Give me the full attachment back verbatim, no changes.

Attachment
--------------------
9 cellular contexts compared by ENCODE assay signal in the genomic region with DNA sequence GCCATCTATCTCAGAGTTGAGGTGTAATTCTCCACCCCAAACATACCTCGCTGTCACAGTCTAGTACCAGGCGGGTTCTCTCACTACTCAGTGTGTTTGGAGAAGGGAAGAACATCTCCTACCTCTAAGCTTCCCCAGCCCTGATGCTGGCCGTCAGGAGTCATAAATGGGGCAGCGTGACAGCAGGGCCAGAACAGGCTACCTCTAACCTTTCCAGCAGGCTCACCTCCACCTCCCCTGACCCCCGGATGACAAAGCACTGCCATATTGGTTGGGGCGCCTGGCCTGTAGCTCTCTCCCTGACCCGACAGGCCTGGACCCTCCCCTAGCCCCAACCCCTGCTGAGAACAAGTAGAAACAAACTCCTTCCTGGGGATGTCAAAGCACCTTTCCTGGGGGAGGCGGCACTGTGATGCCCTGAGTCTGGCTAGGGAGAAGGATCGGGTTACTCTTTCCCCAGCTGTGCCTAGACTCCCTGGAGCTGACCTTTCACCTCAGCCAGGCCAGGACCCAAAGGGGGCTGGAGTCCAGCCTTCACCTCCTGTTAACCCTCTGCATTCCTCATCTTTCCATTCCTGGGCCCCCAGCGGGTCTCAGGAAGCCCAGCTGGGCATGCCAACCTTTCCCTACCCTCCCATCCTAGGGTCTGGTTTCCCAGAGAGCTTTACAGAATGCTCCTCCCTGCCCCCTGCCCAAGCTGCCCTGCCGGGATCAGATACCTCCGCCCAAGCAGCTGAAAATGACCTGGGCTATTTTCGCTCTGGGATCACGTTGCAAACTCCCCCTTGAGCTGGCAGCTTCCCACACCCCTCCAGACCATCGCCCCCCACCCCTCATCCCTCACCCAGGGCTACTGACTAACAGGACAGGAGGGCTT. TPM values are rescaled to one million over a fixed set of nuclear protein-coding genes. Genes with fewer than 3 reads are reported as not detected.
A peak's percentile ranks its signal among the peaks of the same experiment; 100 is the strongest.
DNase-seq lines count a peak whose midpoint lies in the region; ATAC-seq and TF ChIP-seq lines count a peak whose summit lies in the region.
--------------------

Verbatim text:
9 cellular contexts compared by ENCODE assay signal in the genomic region with DNA sequence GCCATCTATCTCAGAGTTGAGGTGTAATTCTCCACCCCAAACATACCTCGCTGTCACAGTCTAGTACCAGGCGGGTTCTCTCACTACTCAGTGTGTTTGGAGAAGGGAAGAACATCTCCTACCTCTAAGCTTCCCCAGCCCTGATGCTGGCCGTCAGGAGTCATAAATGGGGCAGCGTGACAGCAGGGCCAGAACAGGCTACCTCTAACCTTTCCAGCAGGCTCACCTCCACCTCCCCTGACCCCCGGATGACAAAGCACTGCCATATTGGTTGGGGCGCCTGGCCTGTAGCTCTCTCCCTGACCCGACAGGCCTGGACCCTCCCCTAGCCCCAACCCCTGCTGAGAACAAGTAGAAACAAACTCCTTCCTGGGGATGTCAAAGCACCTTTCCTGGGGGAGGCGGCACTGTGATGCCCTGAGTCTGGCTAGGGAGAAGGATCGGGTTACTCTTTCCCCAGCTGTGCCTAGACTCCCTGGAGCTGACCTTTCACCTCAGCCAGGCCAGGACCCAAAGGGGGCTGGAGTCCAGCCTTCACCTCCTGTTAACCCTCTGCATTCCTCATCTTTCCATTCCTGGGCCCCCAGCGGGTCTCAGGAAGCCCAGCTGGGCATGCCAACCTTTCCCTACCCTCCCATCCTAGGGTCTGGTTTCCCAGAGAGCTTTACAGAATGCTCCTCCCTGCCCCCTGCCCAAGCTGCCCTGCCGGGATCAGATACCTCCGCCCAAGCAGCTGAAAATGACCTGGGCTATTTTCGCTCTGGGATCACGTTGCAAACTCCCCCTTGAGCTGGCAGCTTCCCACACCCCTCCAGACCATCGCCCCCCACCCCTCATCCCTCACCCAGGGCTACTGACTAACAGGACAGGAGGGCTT. TPM values are rescaled to one million over a fixed set of nuclear protein-coding genes. Genes with fewer than 3 reads are reported as not detected.
A peak's percentile ranks its signal among the peaks of the same experiment; 100 is the strongest.
DNase-seq lines count a peak whose midpoint lies in the region; ATAC-seq and TF ChIP-seq lines count a peak whose summit lies in the region.